DR Ellapen Rapiti,Kenwyn
The recent acquittal of Professor Noakes by the Health Professions Council of South Africa (HPCSA ) for misconduct was highly expected because the charge against him was absolutely flippant and void of any substance (“Professor Noakes’ name cleared”, Tatler letters, April 27).
The desperate mother, who tweeted the professor, it seems wanted to know what was causing her baby to pass so much winds and whether it was safe to give her child dairy and cauliflower. Young mothers tend to worry excessively about their children’s winds; it’s either too much or too little, so they will look for any medication for every symptom that bothers them out of fear that there is something seriously wrong with their children.
All that is often required is a bit of reassurance.
The innocent mother tweeted Professor Noakes probably because of his fame. When members of the dietetic society got wind about Professor Noakes comments on Twitter, they went ahead like a bunch of headless chickens and laid a charge of professional misconduct against him with the HPCSA.
I wonder if it had ever occurred to them or to the HPCSA that Professor Noakes, a doctor, in all likelihood responded to a mother that was desperately worried that she might be doing something wrong. Any doctor, who detects an element of distress in a patient, will instinctively try his best to advise as best as he/ she could to allay his/ her client’s fears. I don’t think for one moment Professor Noakes regarded himself as a paediatric dietitian when he advised the distraught lady. He gave his advice based on his scientific training for free because he cared.
For the dietetic society to accuse Professor Noakes of stepping outside his boundary of expertise is utterly nonsensical because it is common knowledge that the boundaries demarcating the limits of the scope of practice among different disciplines are wide, with a great deal of overlap. While diet and nutrition are the domain of dietitian’s training, it does not preclude healthcare practitioners from having some knowledge about the right foods for their clients.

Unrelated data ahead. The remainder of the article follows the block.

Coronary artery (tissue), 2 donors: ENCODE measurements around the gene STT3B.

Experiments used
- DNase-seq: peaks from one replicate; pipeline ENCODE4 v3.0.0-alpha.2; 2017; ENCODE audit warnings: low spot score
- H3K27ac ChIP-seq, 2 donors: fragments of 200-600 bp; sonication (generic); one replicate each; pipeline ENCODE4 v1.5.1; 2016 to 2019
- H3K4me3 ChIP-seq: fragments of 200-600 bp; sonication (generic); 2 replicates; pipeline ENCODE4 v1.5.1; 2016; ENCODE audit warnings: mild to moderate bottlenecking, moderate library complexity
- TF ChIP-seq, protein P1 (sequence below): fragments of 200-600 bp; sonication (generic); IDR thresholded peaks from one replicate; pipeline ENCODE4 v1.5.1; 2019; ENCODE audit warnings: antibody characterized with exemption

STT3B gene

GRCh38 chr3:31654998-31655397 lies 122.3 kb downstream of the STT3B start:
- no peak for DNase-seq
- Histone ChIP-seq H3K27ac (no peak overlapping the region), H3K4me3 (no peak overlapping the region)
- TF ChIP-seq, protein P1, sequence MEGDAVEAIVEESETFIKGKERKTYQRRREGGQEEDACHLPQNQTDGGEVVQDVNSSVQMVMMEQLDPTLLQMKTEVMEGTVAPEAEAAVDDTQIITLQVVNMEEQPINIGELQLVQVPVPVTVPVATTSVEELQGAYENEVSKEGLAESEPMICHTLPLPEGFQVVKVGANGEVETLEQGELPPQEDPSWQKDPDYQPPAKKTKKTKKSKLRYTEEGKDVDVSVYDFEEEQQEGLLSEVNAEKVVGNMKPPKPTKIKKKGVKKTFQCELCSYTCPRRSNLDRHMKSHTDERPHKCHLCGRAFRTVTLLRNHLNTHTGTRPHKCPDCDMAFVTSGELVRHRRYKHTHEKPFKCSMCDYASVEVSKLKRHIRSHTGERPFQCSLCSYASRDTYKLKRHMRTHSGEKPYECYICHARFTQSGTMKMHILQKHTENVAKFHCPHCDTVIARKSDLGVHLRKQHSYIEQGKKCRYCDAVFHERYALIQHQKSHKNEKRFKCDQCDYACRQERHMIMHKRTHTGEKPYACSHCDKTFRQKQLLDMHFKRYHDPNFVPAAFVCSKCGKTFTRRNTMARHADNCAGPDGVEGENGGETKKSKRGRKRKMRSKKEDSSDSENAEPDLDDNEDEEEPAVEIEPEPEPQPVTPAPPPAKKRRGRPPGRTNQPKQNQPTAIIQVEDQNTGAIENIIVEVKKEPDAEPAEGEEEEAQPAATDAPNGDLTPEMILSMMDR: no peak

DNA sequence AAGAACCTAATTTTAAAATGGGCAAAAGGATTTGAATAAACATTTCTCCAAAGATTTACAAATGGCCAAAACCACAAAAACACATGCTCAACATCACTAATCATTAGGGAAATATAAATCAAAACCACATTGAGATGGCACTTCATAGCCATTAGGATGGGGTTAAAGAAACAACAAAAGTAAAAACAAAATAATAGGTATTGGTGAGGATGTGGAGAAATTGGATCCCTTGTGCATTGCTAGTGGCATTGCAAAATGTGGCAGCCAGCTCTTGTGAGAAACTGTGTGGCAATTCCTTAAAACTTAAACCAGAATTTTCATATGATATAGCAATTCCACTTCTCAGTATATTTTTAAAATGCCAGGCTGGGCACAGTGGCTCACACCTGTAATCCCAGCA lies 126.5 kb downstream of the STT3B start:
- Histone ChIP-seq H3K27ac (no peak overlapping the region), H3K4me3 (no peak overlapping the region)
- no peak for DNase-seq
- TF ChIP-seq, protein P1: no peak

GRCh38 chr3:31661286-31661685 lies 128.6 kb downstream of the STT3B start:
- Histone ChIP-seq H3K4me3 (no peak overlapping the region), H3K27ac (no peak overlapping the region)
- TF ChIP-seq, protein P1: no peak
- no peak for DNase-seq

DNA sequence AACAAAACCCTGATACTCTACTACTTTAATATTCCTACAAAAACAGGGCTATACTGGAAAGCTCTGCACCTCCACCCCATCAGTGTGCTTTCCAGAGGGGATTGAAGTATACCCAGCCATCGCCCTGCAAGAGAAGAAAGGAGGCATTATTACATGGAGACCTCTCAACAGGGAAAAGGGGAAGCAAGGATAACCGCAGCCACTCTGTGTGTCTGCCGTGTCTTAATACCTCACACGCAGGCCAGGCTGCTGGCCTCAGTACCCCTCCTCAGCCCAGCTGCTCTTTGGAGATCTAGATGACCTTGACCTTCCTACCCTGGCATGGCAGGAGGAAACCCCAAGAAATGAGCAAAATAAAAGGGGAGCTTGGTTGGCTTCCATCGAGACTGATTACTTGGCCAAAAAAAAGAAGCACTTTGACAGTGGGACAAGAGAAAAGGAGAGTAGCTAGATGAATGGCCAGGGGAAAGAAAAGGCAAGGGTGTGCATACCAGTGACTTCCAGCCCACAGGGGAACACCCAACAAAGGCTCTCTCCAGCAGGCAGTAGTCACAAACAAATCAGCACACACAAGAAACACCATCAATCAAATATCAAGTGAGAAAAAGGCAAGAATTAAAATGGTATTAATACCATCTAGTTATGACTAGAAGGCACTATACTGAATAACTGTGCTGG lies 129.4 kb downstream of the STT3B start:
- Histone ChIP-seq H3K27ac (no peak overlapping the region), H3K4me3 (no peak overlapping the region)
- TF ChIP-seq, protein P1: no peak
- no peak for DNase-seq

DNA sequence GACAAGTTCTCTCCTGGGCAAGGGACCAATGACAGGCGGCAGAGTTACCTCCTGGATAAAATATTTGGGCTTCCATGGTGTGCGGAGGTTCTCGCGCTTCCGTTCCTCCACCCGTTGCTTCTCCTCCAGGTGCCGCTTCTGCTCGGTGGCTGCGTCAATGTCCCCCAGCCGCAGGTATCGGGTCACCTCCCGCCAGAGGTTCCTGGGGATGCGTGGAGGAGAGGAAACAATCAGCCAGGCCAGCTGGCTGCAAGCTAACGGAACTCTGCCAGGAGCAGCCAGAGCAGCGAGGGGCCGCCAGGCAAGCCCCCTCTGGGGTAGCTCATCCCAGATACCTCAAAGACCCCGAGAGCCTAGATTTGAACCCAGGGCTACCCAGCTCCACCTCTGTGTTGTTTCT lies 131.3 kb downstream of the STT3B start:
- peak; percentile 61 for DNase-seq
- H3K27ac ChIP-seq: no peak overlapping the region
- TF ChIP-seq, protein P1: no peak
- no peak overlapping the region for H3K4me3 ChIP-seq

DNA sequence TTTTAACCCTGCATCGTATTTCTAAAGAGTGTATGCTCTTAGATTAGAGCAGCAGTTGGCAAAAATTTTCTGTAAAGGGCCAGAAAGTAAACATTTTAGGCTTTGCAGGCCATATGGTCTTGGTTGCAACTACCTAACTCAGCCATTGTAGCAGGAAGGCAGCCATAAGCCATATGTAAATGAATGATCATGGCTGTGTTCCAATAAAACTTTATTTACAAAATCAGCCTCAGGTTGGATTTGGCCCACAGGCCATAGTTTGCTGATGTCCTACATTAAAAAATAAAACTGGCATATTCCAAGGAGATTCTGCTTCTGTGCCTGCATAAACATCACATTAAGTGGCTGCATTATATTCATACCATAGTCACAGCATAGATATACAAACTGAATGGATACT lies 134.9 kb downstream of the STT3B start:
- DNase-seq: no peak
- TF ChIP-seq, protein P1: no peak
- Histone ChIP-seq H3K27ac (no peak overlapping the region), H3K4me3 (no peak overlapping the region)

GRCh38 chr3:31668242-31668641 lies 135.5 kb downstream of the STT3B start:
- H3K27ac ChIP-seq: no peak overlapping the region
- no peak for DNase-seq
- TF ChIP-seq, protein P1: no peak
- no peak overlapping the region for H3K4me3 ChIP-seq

Doctors and nurses are expected to and do give dietary advice to their patients on a daily basis, given the rise of obesity and diabetes in the world, so it is puzzling why the dietetic society reported Professor Noakes to the HPCSA on such flimsy grounds and why the HPCSA even entertained such a nonsensical complaint.
The HPCSA should have dismissed it immediately instead of wasting such huge sums of money for so long and to come up with a decision that was completely obvious.
All that this vexatiously exasperating protracted case did was to cause unnecessary grief to Professor Noakes; made his low carb high protein and high fat diet even more popular than before and placed a huge question mark on the credibility of the dietetic society and their motive for their decision.
It is no secret that Professor Noakes’ promotion of the Banting diet has had a huge negative impact on the sales of sugary drinks and high carb foods.
What Professor Noakes has been promoting has been followed in America from the middle of the nineties when they realised that obesity had doubled on the low- fat-high-carb diets, introduced in the eighties, so what Professor Noakes is promoting is not new.
Very recently professors from all over the world issued a statement in all the leading media declaring that sugar has no nutritional value at all.
In England the high rate of dental caries in children has been attributed to the high sugar intake through sweets and chocolates.
While the Banting diet may not be suitable for people with chronic liver and kidney disease it seems to the ideal for healthy people who want to stay healthy.
The big question is: did the dietetic society take issue with Professor Noakes because he blew holes in what they have been taught for the past few generations or was the food industry behind this malicious attack on a man, who is genuinely concerned about the rise of diabetes and obesity in the country.
Finally, in order for scientists to make new discoveries, we need to encourage dissenting views, as long as these views can be backed by proper evidence.